Five ways RSH mentoring benefits organisations

Saater Ikpaahindi

Saater Ikpaahindi has spent most of her career advocating for the rights and welfare of children, women and vulnerable groups.

She is an optimistic believer that children, women and vulnerable groups can be safer when effective prevention and response mechanisms are put in place to protect them at all levels of the society. In her role as an RSH Nigeria Safeguarding Mentor, she supports two organisations, Total Child Care Initiative (TCCI) and Association for Family and Reproductive Health (AFRH) to strengthen their safeguarding systems.

When she is not reading, cooking a burnt offering (in her attempts to cook), designing infographics, in a rabbit hole researching on new technology or watching Korean dramas, you would find her engaging in heated debates about gender and inclusion issues. 

Safeguarding is a journey and wherever you’re on it, there’s always room to pause, reflect, assess, improve, and repeat. The idea of the RSH mentorship programme is to support organisations whether they’re just starting out or improving their practices to efficiently safeguard the people they seek to serve and their own staff. 

The way mentoring works

The concept of safeguarding is still quite nascent in Nigeria. The RSH mentorship programme is an innovative way to increase knowledge and strengthen the safeguarding practice of organisations working in the humanitarian and development sector. For a six-month period, selected organisations are paired with RSH mentors like me. Three months in, I’m sharing five ways I believe mentoring has benefitted mentored organisations.

steps

1. Deepened understanding of safeguarding

Through the RSH mentorship organisations gain a better understanding of safeguarding and its importance. The term safeguarding has undergone an evolution within the aid sector and has come to mean

“the measures an organisation puts in place to ensure that its people, practices and programmes do no harm to the people it seeks to serve as well as its staff and representatives.”

While some organisations are on board with this, others may interchange the terms child protection, gender-based violence and safeguarding.

One of the ways through which mentored organisations have improved or can further boost their knowledge of safeguarding is by completing Module 1 of the Safeguarding Matters e-learning course.

2. Examining gaps

One of the first steps an RSH-mentored organisation undertakes is a safeguarding capacity assessment. With the support of an RSH mentor and a comprehensive assessment template, organisations take an internal look at their safeguarding processes and procedures. This way, the organisation can identify gaps and areas for improvement in preventing and responding to sexual exploitation, abuse, and harassment (SEAH). The assessment examines the organisation’s safeguarding strengths using 17 critical categories, including understanding risks, fundraising, communication, and governance and accountability. The organisation can self-diagnose how well it’s doing and determine what’s needed to fill any gaps.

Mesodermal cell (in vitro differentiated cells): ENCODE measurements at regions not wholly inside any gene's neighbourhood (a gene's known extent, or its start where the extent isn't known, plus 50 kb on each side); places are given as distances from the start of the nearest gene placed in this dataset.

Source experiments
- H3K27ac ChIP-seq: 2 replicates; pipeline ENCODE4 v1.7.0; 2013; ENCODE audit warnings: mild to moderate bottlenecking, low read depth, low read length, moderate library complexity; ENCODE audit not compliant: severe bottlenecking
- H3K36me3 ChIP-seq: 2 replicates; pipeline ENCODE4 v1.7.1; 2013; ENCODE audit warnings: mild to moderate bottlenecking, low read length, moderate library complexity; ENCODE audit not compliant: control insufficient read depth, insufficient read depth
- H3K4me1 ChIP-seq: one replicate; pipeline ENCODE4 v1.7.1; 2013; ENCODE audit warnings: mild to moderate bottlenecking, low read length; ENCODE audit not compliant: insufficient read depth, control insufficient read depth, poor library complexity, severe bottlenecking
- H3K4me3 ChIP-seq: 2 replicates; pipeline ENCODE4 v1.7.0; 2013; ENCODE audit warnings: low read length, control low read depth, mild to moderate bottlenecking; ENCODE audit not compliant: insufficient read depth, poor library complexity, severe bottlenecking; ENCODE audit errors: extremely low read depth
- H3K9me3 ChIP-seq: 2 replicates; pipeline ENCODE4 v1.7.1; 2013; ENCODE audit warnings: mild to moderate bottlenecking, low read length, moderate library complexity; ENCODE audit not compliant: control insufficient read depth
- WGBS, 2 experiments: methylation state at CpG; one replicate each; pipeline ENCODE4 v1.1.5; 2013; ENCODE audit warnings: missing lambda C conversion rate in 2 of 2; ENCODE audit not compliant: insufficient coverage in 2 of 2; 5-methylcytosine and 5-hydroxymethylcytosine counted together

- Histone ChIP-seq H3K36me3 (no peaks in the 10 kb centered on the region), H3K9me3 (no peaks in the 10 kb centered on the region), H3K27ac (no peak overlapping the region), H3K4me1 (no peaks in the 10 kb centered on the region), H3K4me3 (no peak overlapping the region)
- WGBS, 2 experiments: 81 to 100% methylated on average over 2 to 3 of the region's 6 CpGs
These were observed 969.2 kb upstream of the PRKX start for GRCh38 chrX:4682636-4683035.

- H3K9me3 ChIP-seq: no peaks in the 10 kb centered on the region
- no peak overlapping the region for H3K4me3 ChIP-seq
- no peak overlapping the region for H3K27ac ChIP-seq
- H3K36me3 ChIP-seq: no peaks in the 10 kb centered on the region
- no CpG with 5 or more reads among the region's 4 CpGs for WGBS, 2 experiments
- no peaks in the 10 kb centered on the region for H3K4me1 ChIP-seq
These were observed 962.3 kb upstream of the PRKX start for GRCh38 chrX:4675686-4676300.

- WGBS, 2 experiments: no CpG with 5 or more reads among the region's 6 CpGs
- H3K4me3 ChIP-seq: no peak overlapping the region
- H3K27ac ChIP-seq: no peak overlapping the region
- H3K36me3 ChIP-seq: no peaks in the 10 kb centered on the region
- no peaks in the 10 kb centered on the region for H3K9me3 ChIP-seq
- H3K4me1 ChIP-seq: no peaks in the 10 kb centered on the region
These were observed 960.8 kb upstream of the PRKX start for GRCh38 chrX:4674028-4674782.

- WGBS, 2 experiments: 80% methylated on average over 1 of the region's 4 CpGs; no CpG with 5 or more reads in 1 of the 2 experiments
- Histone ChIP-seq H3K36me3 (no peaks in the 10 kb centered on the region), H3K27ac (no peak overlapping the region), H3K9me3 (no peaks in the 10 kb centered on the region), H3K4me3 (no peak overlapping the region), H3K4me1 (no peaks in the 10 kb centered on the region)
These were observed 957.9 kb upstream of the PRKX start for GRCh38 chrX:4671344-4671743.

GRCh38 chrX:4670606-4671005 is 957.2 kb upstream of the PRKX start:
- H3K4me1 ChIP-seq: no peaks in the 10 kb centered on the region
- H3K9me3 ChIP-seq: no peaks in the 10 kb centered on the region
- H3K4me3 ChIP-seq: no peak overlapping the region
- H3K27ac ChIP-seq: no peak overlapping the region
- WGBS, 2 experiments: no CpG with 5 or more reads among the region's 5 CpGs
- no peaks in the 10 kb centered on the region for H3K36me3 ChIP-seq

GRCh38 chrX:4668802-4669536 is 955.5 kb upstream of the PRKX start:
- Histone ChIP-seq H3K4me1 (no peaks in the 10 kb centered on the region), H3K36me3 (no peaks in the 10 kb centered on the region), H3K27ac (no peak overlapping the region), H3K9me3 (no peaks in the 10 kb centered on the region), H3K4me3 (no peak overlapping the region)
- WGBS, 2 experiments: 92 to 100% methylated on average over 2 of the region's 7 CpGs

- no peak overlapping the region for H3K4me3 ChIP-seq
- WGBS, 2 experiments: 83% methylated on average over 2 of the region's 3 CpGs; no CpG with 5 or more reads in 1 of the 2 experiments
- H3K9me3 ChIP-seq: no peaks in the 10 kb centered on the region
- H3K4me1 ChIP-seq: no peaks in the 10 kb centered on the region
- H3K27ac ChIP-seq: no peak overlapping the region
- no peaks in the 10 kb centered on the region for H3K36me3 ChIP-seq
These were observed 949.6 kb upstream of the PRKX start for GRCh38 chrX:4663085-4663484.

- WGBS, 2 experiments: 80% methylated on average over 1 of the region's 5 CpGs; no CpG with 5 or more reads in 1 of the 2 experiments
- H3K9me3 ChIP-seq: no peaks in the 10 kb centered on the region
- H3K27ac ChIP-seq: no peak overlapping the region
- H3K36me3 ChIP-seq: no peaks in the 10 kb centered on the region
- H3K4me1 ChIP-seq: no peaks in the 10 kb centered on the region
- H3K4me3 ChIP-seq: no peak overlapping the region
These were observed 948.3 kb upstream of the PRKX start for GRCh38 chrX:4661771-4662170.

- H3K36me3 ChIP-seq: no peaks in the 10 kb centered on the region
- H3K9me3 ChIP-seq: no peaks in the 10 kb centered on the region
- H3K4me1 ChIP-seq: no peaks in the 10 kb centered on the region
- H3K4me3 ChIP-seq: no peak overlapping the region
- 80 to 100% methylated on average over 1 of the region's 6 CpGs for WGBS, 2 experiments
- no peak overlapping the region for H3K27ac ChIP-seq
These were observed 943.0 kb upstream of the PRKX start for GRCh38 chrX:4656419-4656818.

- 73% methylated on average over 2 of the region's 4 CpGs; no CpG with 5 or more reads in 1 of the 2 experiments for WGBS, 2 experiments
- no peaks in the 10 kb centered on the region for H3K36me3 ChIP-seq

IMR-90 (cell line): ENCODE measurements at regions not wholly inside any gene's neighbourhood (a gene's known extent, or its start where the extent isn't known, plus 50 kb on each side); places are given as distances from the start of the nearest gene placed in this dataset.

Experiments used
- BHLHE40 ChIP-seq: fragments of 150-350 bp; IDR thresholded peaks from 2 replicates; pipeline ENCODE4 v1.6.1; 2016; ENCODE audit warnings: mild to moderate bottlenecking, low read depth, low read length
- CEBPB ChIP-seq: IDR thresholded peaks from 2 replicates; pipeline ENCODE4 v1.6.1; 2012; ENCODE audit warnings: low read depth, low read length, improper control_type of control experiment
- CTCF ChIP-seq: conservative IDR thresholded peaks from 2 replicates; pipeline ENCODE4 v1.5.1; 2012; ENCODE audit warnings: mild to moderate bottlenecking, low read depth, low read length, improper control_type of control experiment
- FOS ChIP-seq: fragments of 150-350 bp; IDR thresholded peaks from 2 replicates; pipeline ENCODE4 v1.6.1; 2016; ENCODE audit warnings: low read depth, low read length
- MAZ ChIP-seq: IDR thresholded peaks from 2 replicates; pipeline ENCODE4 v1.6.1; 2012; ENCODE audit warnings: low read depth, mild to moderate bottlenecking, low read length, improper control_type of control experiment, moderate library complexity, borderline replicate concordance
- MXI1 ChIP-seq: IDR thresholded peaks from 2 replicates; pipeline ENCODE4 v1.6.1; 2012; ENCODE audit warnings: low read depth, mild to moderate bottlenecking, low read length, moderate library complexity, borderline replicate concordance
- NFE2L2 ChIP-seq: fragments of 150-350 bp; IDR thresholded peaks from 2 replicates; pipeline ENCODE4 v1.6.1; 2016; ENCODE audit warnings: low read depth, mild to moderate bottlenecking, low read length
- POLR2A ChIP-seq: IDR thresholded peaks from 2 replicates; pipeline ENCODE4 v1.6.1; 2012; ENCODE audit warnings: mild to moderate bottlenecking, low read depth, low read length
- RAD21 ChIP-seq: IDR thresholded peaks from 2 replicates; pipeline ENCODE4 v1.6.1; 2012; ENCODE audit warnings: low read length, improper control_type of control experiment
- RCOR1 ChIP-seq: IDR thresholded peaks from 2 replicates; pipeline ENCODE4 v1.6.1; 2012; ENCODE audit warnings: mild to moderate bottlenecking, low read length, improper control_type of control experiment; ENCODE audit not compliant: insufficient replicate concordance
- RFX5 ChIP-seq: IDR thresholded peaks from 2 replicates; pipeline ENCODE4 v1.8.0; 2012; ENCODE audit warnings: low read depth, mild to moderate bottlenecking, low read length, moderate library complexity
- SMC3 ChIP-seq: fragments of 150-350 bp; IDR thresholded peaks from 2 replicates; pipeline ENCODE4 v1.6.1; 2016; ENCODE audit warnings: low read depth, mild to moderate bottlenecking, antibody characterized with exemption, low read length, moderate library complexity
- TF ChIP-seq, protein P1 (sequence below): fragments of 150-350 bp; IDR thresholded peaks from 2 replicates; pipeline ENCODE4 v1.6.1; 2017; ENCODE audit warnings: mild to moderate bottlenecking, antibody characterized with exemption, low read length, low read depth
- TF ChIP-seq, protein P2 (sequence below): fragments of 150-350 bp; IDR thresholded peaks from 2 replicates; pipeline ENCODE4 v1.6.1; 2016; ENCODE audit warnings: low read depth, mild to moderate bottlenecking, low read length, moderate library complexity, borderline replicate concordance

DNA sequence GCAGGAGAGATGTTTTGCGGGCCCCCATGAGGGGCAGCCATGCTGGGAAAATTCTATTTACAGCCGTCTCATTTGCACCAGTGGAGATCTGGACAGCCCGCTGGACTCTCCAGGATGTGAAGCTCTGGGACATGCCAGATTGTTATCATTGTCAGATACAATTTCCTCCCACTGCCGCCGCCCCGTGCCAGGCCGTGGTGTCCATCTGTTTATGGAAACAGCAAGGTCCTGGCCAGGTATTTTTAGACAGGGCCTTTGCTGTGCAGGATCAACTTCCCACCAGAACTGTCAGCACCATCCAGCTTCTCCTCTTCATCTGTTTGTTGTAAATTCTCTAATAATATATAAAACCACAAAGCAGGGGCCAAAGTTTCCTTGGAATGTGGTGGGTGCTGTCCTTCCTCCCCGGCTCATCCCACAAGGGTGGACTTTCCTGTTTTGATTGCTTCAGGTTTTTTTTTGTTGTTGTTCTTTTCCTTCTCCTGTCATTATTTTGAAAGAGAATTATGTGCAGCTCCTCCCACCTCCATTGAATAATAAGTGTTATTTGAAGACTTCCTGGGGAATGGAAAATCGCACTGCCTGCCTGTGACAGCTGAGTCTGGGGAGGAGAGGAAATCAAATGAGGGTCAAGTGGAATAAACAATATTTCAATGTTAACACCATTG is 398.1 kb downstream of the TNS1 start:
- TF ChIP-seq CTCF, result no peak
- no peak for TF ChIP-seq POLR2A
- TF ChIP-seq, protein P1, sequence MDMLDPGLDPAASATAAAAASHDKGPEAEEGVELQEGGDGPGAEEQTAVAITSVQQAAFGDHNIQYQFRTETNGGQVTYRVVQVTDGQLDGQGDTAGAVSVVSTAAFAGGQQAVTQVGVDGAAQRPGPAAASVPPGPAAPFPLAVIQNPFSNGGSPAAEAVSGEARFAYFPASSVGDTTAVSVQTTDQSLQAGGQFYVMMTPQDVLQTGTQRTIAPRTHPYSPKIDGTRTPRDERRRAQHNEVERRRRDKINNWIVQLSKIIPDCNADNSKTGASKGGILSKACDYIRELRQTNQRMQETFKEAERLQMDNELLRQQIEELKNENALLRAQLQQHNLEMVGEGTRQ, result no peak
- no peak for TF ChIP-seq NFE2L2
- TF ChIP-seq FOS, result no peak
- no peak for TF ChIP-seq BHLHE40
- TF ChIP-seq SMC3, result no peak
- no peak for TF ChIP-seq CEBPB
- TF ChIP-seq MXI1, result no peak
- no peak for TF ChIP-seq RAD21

17 Critical Assessment Categories

17 Critical Assessment Categories

3. Strengthening capacity

Following the self-assessment, using a template developed by RSH and with the support of an RSH mentor, organisations develop an action plan. So, the organisation comes up with actions and strategies to improve their safeguarding systems. The action plan needs to be measurable, achievable and timebound so that the organisation can track progress over the 6-month period of the programme. 

4. One-stop-shop of safeguarding resources

The RSH website has a plethora of resources and useful materials on safeguarding. For example, you can find training courses, podcasts, videos, safeguarding tools and templates, sector standards on the website. This makes the RSH website an important resource for organisations looking to improve their safeguarding systems and aiming to keep up to date with best safeguarding practices. By participating in the mentorship programme, the organisations I mentor have taken safeguarding training on the website and also used RSH-created templates to develop their own safeguarding policies. 

5. Knowledge transfer

The RSH mentorship model means knowledge is transferred between mentors and mentees. This is a sustainable model which helps to build the capacity of safeguarding focal persons within the organisation. So when the mentorship programme ends, the organisation will have focal persons with increased safeguarding knowledge. In addition, there will also be a larger pool of safeguarding persons in Nigeria who can then go on to support other organisations, creating a ripple effect.

If your organisation has benefitted from RSH safeguarding mentoring, what has your experience been? Feel free to share below!

 

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